Vitamin D protects ageing eyes

Natural Health News – Vitamin D has been extensively studied in relation to things like health bones and cancer. Now, it looks like it may also have a role to play in protecting the eyes.

Specifically US researchers now believe it has a role to play in preventing macular degeneration related to age, or AMD, among women who are genetically more likely to develop the disease that damages the eye.

In an article published in Archives of Ophthalmology online, the research team found that women who are deficient in vitamin D and have a genetic composition of high specific risk are 6.7 times more likely to develop AMD than women with sufficient levels of vitamin D and no high-risk genotype. What you need to know

Women with vitamin D deficiency, which also have a particular genetic makeup, can beat a higher risk of macular degeneration related to age.

This can be a particular problem in the northern regions, which do not receive strong sunlight.

In a new study of the odds of having AMD was higher in women who were deficient in vitamin D, with 25 levels (OH) D below 12 ng / ml (30 nmol levels / L), but the increase of vitamin D above this did not reduce significantly the likelihood of AMD. A combination of diet, supplements and sunlight can help maintain healthy levels of vitamin D, but.

“Most people have heard that you should eat carrots to help his vision. However, it seems that there are many other ways that proper nutrition can support eye health. Having adequate vitamin D status can be one of them, “says lead author Amy Millen, PhD, associate professor of epidemiology and environmental health at the University of Buffalo School of Public health and health Professions professor

For the study Millen and his team analyzed data from 1,230 women between 54 and 74 years who participated in a larger study on eye health. Vitamin D status of women was evaluated by blood tests and they provide an insight into the intake of vitamin D through all sources :. diet, supplements and sunlight An immune response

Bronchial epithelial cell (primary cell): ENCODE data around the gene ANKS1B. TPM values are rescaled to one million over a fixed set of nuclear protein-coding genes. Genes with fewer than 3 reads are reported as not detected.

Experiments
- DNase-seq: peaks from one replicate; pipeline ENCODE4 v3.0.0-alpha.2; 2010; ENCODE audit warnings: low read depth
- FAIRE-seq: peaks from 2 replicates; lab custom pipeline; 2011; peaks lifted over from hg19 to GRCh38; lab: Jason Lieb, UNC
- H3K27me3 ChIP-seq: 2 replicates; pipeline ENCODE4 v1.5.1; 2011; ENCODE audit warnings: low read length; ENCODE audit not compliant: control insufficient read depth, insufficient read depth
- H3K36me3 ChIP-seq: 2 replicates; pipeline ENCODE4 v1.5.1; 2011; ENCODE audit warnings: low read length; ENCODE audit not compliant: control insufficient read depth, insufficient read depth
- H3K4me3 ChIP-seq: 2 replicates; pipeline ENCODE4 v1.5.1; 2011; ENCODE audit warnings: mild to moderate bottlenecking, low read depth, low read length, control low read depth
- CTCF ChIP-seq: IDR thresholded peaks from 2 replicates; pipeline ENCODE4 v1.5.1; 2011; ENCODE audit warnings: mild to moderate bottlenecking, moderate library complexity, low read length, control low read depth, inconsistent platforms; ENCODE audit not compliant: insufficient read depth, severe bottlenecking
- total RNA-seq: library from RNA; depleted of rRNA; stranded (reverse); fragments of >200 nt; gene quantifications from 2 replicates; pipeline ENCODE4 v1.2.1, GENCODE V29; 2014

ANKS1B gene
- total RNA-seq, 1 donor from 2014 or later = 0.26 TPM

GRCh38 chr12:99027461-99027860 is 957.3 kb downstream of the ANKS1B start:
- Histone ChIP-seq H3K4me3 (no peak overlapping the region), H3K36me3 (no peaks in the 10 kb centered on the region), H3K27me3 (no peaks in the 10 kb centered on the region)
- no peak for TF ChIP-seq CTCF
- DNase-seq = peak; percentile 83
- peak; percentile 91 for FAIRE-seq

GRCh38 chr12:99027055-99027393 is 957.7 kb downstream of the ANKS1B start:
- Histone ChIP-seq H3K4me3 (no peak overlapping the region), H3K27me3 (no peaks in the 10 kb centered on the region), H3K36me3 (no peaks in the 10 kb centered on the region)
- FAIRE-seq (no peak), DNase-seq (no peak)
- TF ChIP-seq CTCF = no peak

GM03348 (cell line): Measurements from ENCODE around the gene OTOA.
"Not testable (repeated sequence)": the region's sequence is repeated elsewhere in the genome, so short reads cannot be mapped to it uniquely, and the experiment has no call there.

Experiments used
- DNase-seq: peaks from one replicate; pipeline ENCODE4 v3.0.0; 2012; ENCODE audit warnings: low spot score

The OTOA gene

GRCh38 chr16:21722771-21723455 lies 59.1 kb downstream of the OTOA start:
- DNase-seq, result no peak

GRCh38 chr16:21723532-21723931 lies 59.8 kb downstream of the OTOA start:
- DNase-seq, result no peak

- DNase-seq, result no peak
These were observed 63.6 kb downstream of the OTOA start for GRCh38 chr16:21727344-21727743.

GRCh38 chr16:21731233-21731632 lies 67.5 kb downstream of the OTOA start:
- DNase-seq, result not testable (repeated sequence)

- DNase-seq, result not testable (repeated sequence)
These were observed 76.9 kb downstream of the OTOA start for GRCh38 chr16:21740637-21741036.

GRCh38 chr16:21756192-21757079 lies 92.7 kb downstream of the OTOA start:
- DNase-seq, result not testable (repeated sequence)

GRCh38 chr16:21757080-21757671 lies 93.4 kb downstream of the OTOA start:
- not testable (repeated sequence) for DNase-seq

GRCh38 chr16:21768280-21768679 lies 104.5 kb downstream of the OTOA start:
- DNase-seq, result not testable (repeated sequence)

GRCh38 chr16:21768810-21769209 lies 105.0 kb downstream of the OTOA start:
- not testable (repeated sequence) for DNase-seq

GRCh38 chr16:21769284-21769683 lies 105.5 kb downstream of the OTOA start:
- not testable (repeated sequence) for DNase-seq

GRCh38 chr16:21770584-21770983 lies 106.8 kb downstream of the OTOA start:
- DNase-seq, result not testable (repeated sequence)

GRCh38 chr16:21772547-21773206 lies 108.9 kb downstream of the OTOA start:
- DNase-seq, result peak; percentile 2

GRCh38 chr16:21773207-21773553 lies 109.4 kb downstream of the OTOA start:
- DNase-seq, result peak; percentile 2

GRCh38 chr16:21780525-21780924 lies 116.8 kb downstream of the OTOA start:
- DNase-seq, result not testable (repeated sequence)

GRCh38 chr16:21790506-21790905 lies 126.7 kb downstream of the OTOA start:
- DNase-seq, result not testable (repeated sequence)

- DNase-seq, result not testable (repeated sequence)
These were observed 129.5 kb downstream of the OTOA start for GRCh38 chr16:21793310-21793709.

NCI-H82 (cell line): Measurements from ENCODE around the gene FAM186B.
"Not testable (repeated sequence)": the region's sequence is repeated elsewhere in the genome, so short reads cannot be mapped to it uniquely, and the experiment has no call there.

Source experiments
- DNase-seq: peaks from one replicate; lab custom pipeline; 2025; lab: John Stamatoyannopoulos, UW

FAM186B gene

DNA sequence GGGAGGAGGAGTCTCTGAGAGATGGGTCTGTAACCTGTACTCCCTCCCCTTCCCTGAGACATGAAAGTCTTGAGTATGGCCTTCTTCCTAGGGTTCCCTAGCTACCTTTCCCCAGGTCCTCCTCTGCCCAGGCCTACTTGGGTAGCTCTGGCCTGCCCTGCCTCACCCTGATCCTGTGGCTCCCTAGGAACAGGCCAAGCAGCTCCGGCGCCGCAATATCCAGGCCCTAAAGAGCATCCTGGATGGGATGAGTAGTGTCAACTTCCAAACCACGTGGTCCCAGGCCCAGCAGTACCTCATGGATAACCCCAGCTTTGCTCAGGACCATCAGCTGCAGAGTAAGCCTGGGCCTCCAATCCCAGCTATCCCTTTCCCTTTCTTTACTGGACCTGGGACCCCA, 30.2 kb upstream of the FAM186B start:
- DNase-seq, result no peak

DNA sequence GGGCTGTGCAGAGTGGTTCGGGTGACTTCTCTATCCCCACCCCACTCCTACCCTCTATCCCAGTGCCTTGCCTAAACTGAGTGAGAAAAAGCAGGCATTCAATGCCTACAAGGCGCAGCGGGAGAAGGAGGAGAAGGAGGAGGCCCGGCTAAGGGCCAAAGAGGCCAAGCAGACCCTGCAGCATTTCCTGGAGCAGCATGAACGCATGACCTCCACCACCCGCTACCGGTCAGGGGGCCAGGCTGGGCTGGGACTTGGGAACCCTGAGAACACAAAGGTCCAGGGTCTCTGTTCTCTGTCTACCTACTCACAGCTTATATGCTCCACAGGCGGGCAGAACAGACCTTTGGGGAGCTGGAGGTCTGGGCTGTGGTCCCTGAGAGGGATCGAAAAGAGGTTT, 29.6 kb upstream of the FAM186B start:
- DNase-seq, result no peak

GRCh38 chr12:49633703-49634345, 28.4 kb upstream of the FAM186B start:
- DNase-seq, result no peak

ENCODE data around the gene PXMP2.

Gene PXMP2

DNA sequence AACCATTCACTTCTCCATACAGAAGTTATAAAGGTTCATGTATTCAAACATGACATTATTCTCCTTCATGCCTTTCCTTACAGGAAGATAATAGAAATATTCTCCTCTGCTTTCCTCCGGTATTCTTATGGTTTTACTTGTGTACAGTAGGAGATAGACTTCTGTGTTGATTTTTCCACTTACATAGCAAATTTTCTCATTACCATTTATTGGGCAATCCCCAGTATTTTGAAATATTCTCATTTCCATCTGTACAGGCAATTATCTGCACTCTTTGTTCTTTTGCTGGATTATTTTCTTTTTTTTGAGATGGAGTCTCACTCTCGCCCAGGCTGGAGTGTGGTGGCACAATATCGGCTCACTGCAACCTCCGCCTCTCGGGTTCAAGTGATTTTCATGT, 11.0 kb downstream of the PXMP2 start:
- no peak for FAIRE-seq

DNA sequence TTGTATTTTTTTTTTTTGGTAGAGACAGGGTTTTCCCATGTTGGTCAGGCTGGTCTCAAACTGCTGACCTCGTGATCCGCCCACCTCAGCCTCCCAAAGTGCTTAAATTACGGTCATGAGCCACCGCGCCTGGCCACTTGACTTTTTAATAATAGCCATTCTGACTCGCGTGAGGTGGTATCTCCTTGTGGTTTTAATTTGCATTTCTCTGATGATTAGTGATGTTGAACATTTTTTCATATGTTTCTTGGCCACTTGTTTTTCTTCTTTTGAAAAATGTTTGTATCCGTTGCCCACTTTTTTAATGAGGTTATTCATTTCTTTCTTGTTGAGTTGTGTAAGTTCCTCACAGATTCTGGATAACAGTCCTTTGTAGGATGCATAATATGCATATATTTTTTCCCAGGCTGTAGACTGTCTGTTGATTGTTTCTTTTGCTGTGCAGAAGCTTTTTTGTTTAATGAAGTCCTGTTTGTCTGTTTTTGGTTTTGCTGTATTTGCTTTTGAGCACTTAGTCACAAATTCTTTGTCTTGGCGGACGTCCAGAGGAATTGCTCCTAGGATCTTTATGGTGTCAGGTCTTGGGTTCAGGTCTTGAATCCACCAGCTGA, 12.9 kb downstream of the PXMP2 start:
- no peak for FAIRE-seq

AMD has a strong genetic component and some victims are predisposed to the production of a protein that triggers an immune / inflammatory response.

People with the early stages of AMD develop drusen (yellow or white deposits on a tiny layer of the retina), deposits of lipids and proteins that accumulate in the eye.

“Your body sees this you drusen as a foreign substance and attacks it, in part, through the cascade complement response,” Millen said. “CFH is one of the proteins involved in this response. We see more AMD in persons who have certain variants in the gene encoding a form of the CFH protein is associated with more aggressive immune response.”

Vitamin D shows promise for protection against macular degeneration due to its anti-inflammatory and anti-angiogenic properties; antiangiogenic means to slow the growth of new blood vessels, often seen in the late stages of AMD.

Although the odds of having AMD was higher in women who were deficient in vitamin D, with 25 (OH) D below 12 ng / ml (30 nmol / L), increased levels of vitamin D beyond 12 ng / ml did not further reduce the likelihood of AMD in any significant degree.

Get enough vitamin D

Human skin can synthesize vitamin D when exposed to ultraviolet light, Millen explained. However, for many people, 15 to 30 minutes a day with 10% of exposed skin may be sufficient. In the winter months when there is less sun, this exposure may not be not enough to keep the blood level for people living in the northern regions of the world. In these times and places, food intake may be necessary. Dietary sources of vitamin D include foods like milk and foods that naturally contain vitamin D, such as fatty fish like salmon and mackerel fortified.

As always, it pays to get your vitamin D levels checked before embarking on a supplement regimen.

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